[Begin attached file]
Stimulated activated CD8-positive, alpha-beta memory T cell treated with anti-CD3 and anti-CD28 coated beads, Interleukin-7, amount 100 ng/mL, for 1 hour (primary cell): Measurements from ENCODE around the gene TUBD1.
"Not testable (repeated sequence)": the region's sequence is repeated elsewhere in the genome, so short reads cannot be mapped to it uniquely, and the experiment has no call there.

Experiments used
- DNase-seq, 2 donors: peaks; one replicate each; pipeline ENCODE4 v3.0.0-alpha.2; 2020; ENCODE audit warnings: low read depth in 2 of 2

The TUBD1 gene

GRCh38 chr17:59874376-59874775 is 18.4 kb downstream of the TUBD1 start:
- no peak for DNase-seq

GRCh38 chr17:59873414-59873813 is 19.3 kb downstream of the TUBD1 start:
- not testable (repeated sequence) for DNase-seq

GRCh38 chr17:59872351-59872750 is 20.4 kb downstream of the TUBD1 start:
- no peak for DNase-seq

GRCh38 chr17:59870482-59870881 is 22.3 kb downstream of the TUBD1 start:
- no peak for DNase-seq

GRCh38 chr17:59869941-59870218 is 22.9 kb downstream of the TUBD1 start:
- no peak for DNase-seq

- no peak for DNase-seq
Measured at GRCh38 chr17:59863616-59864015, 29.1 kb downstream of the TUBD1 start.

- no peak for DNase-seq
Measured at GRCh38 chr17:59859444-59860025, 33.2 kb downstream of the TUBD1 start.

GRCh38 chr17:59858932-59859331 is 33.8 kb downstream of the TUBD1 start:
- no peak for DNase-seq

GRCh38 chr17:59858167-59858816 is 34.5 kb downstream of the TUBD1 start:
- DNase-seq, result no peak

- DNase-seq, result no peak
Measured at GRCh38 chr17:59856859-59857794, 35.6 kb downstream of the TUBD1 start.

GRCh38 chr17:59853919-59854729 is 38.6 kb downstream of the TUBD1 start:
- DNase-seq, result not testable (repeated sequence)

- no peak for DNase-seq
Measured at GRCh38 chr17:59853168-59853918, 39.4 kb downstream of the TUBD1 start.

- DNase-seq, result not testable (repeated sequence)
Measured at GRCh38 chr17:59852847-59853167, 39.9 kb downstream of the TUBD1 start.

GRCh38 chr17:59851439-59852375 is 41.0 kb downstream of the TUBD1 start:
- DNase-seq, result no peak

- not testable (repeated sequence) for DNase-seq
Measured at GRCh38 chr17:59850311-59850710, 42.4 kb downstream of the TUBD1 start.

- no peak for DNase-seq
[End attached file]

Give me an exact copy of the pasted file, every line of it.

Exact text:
Stimulated activated CD8-positive, alpha-beta memory T cell treated with anti-CD3 and anti-CD28 coated beads, Interleukin-7, amount 100 ng/mL, for 1 hour (primary cell): Measurements from ENCODE around the gene TUBD1.
"Not testable (repeated sequence)": the region's sequence is repeated elsewhere in the genome, so short reads cannot be mapped to it uniquely, and the experiment has no call there.

Experiments used
- DNase-seq, 2 donors: peaks; one replicate each; pipeline ENCODE4 v3.0.0-alpha.2; 2020; ENCODE audit warnings: low read depth in 2 of 2

The TUBD1 gene

GRCh38 chr17:59874376-59874775 is 18.4 kb downstream of the TUBD1 start:
- no peak for DNase-seq

GRCh38 chr17:59873414-59873813 is 19.3 kb downstream of the TUBD1 start:
- not testable (repeated sequence) for DNase-seq

GRCh38 chr17:59872351-59872750 is 20.4 kb downstream of the TUBD1 start:
- no peak for DNase-seq

GRCh38 chr17:59870482-59870881 is 22.3 kb downstream of the TUBD1 start:
- no peak for DNase-seq

GRCh38 chr17:59869941-59870218 is 22.9 kb downstream of the TUBD1 start:
- no peak for DNase-seq

- no peak for DNase-seq
Measured at GRCh38 chr17:59863616-59864015, 29.1 kb downstream of the TUBD1 start.

- no peak for DNase-seq
Measured at GRCh38 chr17:59859444-59860025, 33.2 kb downstream of the TUBD1 start.

GRCh38 chr17:59858932-59859331 is 33.8 kb downstream of the TUBD1 start:
- no peak for DNase-seq

GRCh38 chr17:59858167-59858816 is 34.5 kb downstream of the TUBD1 start:
- DNase-seq, result no peak

- DNase-seq, result no peak
Measured at GRCh38 chr17:59856859-59857794, 35.6 kb downstream of the TUBD1 start.

GRCh38 chr17:59853919-59854729 is 38.6 kb downstream of the TUBD1 start:
- DNase-seq, result not testable (repeated sequence)

- no peak for DNase-seq
Measured at GRCh38 chr17:59853168-59853918, 39.4 kb downstream of the TUBD1 start.

- DNase-seq, result not testable (repeated sequence)
Measured at GRCh38 chr17:59852847-59853167, 39.9 kb downstream of the TUBD1 start.

GRCh38 chr17:59851439-59852375 is 41.0 kb downstream of the TUBD1 start:
- DNase-seq, result no peak

- not testable (repeated sequence) for DNase-seq
Measured at GRCh38 chr17:59850311-59850710, 42.4 kb downstream of the TUBD1 start.

- no peak for DNase-seq